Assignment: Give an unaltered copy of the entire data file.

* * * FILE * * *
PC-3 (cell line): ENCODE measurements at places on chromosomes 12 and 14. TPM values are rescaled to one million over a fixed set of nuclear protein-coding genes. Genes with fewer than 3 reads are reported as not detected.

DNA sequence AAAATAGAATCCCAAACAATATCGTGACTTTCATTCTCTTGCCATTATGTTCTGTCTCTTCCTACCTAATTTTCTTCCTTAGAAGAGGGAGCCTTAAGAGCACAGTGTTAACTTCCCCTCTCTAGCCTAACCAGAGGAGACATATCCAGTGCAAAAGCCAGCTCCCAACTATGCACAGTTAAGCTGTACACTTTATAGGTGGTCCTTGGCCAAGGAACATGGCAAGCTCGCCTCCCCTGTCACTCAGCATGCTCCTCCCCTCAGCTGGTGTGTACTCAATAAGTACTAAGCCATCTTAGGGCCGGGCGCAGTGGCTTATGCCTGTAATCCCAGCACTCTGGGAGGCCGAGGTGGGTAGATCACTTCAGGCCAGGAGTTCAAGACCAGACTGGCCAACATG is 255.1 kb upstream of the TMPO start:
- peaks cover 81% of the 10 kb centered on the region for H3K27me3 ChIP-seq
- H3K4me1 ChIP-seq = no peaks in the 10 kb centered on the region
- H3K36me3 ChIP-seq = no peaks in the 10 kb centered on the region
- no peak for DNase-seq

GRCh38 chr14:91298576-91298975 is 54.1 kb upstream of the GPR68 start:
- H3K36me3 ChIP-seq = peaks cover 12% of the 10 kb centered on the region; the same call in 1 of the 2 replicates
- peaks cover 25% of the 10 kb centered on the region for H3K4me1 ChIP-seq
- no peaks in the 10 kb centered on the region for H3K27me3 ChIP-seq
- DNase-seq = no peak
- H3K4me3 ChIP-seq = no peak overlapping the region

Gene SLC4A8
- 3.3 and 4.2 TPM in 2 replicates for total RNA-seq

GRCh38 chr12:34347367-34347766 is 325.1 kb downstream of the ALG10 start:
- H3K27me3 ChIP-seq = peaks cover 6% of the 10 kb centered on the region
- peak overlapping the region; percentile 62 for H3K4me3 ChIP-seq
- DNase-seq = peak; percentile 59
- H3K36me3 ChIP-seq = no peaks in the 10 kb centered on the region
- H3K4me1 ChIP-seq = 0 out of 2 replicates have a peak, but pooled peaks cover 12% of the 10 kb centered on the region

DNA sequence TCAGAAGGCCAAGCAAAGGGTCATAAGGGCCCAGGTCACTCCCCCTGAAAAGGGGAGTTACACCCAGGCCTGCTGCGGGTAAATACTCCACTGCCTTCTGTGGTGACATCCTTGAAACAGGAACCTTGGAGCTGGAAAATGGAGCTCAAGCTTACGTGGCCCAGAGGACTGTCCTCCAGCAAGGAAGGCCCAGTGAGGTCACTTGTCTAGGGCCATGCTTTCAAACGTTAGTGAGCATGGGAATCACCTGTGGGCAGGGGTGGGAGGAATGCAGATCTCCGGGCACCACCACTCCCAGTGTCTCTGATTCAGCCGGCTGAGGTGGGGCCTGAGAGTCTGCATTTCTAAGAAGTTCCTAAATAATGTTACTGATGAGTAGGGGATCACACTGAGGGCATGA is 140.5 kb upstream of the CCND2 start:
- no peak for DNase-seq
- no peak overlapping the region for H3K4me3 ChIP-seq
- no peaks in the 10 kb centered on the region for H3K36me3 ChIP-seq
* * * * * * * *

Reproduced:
PC-3 (cell line): ENCODE measurements at places on chromosomes 12 and 14. TPM values are rescaled to one million over a fixed set of nuclear protein-coding genes. Genes with fewer than 3 reads are reported as not detected.

DNA sequence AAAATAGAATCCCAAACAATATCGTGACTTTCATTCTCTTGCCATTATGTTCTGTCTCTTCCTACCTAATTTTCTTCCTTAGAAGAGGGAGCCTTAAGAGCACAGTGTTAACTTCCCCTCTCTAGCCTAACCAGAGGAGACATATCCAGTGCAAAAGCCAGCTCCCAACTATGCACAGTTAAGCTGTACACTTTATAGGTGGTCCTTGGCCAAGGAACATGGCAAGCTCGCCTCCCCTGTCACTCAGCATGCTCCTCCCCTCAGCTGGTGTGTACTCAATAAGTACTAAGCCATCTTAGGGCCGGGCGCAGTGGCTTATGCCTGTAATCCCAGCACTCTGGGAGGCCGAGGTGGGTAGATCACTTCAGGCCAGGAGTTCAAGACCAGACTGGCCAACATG is 255.1 kb upstream of the TMPO start:
- peaks cover 81% of the 10 kb centered on the region for H3K27me3 ChIP-seq
- H3K4me1 ChIP-seq = no peaks in the 10 kb centered on the region
- H3K36me3 ChIP-seq = no peaks in the 10 kb centered on the region
- no peak for DNase-seq

GRCh38 chr14:91298576-91298975 is 54.1 kb upstream of the GPR68 start:
- H3K36me3 ChIP-seq = peaks cover 12% of the 10 kb centered on the region; the same call in 1 of the 2 replicates
- peaks cover 25% of the 10 kb centered on the region for H3K4me1 ChIP-seq
- no peaks in the 10 kb centered on the region for H3K27me3 ChIP-seq
- DNase-seq = no peak
- H3K4me3 ChIP-seq = no peak overlapping the region

Gene SLC4A8
- 3.3 and 4.2 TPM in 2 replicates for total RNA-seq

GRCh38 chr12:34347367-34347766 is 325.1 kb downstream of the ALG10 start:
- H3K27me3 ChIP-seq = peaks cover 6% of the 10 kb centered on the region
- peak overlapping the region; percentile 62 for H3K4me3 ChIP-seq
- DNase-seq = peak; percentile 59
- H3K36me3 ChIP-seq = no peaks in the 10 kb centered on the region
- H3K4me1 ChIP-seq = 0 out of 2 replicates have a peak, but pooled peaks cover 12% of the 10 kb centered on the region

DNA sequence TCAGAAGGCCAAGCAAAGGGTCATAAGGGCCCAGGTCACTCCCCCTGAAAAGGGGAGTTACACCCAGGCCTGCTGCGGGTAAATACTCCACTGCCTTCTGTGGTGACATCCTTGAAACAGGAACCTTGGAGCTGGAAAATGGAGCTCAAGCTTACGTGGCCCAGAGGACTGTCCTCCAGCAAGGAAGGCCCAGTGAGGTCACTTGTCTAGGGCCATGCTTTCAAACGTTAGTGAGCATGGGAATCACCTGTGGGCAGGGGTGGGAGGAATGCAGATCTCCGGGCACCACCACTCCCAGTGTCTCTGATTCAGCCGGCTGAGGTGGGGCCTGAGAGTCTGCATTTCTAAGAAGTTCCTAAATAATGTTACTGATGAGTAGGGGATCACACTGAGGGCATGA is 140.5 kb upstream of the CCND2 start:
- no peak for DNase-seq
- no peak overlapping the region for H3K4me3 ChIP-seq
- no peaks in the 10 kb centered on the region for H3K36me3 ChIP-seq